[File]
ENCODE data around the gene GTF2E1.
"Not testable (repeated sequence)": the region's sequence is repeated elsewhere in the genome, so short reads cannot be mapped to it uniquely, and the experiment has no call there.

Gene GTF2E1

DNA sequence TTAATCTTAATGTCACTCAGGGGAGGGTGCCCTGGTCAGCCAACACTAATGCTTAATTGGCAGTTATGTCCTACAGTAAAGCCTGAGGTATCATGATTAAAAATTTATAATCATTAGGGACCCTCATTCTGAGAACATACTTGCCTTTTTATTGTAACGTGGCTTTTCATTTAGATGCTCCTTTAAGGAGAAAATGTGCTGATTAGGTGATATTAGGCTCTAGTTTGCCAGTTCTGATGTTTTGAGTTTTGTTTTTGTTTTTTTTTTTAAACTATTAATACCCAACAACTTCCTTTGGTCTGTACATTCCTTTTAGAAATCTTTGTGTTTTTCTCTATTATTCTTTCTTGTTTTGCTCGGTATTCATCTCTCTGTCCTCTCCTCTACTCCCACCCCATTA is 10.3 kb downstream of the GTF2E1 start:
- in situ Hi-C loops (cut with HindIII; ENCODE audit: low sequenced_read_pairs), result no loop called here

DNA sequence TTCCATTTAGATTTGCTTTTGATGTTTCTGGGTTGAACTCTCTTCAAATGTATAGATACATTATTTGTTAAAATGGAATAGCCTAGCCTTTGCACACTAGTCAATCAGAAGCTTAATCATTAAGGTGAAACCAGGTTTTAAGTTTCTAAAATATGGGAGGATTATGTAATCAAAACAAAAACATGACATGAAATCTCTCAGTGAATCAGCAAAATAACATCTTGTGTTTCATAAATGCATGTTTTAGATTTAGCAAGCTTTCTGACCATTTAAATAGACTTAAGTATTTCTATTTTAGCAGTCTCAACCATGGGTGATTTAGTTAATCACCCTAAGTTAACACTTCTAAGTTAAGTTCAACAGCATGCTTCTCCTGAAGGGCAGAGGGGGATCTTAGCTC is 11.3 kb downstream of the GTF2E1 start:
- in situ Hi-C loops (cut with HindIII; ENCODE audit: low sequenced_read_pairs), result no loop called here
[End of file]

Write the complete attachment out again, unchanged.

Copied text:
ENCODE data around the gene GTF2E1.
"Not testable (repeated sequence)": the region's sequence is repeated elsewhere in the genome, so short reads cannot be mapped to it uniquely, and the experiment has no call there.

Gene GTF2E1

DNA sequence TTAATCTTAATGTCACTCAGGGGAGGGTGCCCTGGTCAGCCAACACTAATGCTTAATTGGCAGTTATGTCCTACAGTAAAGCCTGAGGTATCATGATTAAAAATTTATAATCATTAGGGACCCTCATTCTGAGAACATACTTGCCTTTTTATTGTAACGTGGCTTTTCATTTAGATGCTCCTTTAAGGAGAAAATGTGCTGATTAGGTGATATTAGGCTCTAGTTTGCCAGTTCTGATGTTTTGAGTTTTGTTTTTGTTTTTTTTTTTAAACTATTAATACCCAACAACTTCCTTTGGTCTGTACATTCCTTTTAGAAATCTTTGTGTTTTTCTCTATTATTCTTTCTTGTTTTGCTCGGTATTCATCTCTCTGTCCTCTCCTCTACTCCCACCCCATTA is 10.3 kb downstream of the GTF2E1 start:
- in situ Hi-C loops (cut with HindIII; ENCODE audit: low sequenced_read_pairs), result no loop called here

DNA sequence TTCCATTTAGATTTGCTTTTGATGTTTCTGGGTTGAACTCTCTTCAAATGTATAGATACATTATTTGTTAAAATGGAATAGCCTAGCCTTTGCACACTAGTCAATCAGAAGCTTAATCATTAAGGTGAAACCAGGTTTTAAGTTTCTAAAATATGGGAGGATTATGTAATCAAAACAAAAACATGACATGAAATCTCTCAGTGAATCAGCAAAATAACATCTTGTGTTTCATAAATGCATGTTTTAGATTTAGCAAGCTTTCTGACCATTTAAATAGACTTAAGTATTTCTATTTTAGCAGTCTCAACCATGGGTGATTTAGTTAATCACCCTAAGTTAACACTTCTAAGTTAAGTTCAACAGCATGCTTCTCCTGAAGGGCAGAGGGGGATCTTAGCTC is 11.3 kb downstream of the GTF2E1 start:
- in situ Hi-C loops (cut with HindIII; ENCODE audit: low sequenced_read_pairs), result no loop called here